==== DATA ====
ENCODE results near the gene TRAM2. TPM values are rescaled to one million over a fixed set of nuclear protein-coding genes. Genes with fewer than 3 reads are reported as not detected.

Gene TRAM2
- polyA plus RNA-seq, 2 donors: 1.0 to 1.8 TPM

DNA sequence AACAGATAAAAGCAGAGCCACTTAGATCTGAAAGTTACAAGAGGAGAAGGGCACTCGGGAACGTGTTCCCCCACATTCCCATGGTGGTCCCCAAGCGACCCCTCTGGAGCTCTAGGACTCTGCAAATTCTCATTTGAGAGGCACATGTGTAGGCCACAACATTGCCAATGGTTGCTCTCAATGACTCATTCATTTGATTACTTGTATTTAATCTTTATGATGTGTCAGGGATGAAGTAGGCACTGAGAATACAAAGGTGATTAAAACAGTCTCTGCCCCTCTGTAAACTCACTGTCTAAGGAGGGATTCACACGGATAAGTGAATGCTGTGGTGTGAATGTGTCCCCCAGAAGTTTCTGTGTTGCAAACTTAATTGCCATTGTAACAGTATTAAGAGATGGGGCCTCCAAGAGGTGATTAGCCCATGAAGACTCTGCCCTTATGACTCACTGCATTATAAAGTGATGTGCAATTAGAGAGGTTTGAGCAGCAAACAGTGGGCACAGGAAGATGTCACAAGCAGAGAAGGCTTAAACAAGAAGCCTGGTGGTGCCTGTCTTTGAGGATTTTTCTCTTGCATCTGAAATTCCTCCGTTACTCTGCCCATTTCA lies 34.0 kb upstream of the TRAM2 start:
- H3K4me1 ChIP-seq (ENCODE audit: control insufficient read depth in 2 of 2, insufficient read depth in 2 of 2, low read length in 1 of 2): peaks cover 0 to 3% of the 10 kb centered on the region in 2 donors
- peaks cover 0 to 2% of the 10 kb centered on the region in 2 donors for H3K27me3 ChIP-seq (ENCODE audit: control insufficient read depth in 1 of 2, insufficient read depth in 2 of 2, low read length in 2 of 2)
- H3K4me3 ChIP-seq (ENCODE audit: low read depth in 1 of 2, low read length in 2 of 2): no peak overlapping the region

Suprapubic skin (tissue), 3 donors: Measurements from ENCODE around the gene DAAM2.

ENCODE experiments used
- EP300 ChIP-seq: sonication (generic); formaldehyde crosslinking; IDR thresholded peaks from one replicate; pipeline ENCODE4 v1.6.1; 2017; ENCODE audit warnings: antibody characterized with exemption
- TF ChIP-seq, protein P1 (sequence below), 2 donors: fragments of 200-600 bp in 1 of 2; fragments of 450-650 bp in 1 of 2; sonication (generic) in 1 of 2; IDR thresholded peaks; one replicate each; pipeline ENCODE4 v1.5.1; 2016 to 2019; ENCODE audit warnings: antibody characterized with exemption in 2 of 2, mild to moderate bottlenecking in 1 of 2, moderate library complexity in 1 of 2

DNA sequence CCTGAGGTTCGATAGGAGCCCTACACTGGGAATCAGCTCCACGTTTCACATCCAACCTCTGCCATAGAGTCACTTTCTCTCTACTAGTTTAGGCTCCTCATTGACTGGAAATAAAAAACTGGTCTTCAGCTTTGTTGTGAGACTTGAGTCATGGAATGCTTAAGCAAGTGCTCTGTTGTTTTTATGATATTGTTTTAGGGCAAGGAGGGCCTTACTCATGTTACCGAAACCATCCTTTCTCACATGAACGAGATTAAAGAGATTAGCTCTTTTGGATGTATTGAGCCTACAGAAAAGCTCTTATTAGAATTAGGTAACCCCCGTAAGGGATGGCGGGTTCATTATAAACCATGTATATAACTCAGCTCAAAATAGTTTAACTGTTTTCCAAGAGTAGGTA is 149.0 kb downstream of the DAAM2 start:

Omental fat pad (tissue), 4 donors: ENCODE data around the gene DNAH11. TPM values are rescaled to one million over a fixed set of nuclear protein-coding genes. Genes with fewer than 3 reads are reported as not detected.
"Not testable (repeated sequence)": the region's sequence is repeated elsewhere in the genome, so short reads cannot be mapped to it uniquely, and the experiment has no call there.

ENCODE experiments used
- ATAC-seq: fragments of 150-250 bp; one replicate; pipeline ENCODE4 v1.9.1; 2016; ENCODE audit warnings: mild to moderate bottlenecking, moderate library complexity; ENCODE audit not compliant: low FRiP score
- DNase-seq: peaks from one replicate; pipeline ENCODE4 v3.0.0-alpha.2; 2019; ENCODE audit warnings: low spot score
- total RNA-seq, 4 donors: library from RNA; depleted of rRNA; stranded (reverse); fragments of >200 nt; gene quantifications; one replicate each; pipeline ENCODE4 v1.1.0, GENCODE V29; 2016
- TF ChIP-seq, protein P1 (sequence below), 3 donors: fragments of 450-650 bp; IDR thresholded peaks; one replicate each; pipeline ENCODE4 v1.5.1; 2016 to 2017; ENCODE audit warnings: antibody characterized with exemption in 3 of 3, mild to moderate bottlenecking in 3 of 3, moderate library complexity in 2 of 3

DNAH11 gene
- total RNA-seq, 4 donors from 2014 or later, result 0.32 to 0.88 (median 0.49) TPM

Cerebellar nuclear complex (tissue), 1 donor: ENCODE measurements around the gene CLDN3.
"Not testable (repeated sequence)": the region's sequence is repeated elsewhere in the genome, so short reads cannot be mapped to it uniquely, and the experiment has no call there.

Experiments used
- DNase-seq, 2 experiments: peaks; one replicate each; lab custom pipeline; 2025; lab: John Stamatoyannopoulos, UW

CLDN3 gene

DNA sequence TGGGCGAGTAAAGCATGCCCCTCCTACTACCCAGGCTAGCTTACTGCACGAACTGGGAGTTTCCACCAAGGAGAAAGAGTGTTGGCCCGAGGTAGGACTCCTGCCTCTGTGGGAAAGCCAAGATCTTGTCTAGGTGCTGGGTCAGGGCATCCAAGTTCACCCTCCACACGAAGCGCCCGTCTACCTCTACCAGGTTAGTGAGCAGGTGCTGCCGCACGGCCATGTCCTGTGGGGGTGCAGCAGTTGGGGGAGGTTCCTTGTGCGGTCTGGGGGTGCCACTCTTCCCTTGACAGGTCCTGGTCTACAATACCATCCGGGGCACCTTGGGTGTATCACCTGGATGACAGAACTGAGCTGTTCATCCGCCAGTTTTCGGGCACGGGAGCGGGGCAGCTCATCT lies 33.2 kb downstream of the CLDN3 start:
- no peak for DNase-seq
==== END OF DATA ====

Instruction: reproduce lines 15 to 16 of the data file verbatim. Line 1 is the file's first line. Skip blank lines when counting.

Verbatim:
ENCODE experiments used
- ATAC-seq: fragments of 150-250 bp; one replicate; pipeline ENCODE4 v1.9.1; 2016; ENCODE audit warnings: mild to moderate bottlenecking, moderate library complexity; ENCODE audit not compliant: low FRiP score